Everyday Troubles is the long-awaited synthesis of several decades of research by Robert Emerson and colleagues. The focus on troubles is a classic one in Garfinkel’s ethnomethodology. Emerson’s design is more in the Goffman and Jack Katz style of micro-ethnography, and Emerson builds his own theoretical frame, driven to a considerable extent by the effort to organize his extensive empirical materials.
ASA speaks with sociology graduate student Mario Espinoza at the 2016 ASA Annual Meeting on August, 2016, in Seattle, WA. Espinoza talks about what it means to “do sociology,” how he uses sociology in his work, highlights of his work in the field, the relevance of sociological work to society, and his advice to students interested in entering the field.
ASA speaks with sociologist Dustin Kidd at the 2016 ASA Annual Meeting on August, 2016, in Seattle, WA. Kidd talks about what it means to “do sociology,” how he uses sociology in his work, highlights of his work in the field, the relevance of sociological work to society, and his advice to students interested in entering the field.
A new study suggests that psychotherapists discriminate against prospective patients who are black or working class.
"Although I expected to find racial and class-based disparities, the magnitude of the discrimination working-class therapy seekers faced exceeded my grimmest expectations," said Heather Kugelmass, a doctoral student in sociology at Princeton University and the author of the study.
The author makes the argument that many racial disparities in health are rooted in political economic processes that undergird racial residential segregation at the mesolevel—specifically, the neighborhood. The dual mortgage market is considered a key political economic context whereby racially marginalized people are isolated into degenerative ecological environments.
Despite the profound impact Durkheim’s Suicide has had on the social sciences, several enduring issues limit the utility of his insights. With this study, we offer a new Durkheimian framework for understanding suicide that addresses these problems. We seek to understand how high levels of integration and regulation may shape suicide in modern societies. We draw on an in-depth, qualitative case study (N = 110) of a cohesive community with a serious adolescent suicide problem to demonstrate the utility of our approach.
Mental illness identity deflection refers to rebuffing the idea that one is mentally ill. Predictors of identity deflection and its consequences for well-being were examined for individuals with mental disorders in the National Comorbidity Study–Replication (N = 1,368). Respondents more often deflected a mental illness identity if they had a nonsevere disorder, had low impairment in functioning, had no treatment experience, viewed possible treatment as undesirable, and held multiple social roles, consistent with theory about stigma resistance.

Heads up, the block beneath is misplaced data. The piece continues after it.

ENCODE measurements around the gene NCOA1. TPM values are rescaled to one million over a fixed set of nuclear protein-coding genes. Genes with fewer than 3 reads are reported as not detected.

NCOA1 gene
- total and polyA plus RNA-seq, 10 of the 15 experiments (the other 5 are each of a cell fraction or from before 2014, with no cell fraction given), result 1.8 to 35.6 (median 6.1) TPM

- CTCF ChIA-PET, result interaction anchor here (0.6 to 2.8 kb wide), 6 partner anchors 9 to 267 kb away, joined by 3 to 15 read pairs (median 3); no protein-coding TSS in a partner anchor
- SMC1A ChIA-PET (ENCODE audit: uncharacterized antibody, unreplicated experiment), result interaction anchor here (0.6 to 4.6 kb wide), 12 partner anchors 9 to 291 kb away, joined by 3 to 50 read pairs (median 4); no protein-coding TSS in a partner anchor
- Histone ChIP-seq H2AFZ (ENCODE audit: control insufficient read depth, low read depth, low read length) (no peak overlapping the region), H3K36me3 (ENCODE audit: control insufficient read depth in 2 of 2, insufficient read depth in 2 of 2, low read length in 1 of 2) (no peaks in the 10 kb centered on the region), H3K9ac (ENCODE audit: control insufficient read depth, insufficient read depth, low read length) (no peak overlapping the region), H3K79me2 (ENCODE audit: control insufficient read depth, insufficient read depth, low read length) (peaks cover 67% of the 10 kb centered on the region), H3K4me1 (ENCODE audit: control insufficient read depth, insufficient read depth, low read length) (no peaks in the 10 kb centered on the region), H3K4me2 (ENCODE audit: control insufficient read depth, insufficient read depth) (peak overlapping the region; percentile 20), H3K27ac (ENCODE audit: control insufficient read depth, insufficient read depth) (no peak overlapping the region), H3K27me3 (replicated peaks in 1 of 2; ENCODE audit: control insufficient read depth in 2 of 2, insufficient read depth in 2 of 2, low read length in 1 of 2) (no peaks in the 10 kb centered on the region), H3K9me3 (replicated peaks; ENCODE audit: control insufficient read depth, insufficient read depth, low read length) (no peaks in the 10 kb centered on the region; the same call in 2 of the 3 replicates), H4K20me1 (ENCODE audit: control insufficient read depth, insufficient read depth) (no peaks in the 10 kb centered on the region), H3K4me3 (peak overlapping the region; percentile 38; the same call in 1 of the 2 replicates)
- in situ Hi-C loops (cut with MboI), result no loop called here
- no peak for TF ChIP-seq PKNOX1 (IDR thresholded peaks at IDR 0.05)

Blacks are especially hard hit by cognitive impairment at older ages compared to whites. Here, we take advantage of the Health and Retirement Study (1998–2010) to assess how this racial divide in cognitive impairment is associated with the racial stratification of life course exposures and resources over a 12-year period among 8,946 non-Hispanic whites and blacks ages 65 and older in 1998. We find that blacks suffer from a higher risk of moderate/severe cognitive impairment at baseline and during the follow-up.
This study examines how the intersecting consequences of race-ethnicity, gender, socioeconomics status (SES), and age influence health inequality. We draw on multiple-hierarchy stratification and life course perspectives to address two main research questions. First, does racial-ethnic stratification of health vary by gender and/or SES? More specifically, are the joint health consequences of racial-ethnic, gender, and socioeconomic stratification additive or multiplicative? Second, does this combined inequality in health decrease, remain stable, or increase between middle and late life?
Drawing on the life course perspective, this research addresses the direct and indirect pathways between childhood adversity and midlife psychological distress and drug use across a majority of the life span in an African American cohort (N = 1,242) followed from age 6 to 42 (1966 to 2002). Results from structural equation models highlight the impact of low childhood socioeconomic status (SES), poor maternal mental health, and the role of first-grade maladaptation in launching a trajectory of social maladaptation from age 6 to 42.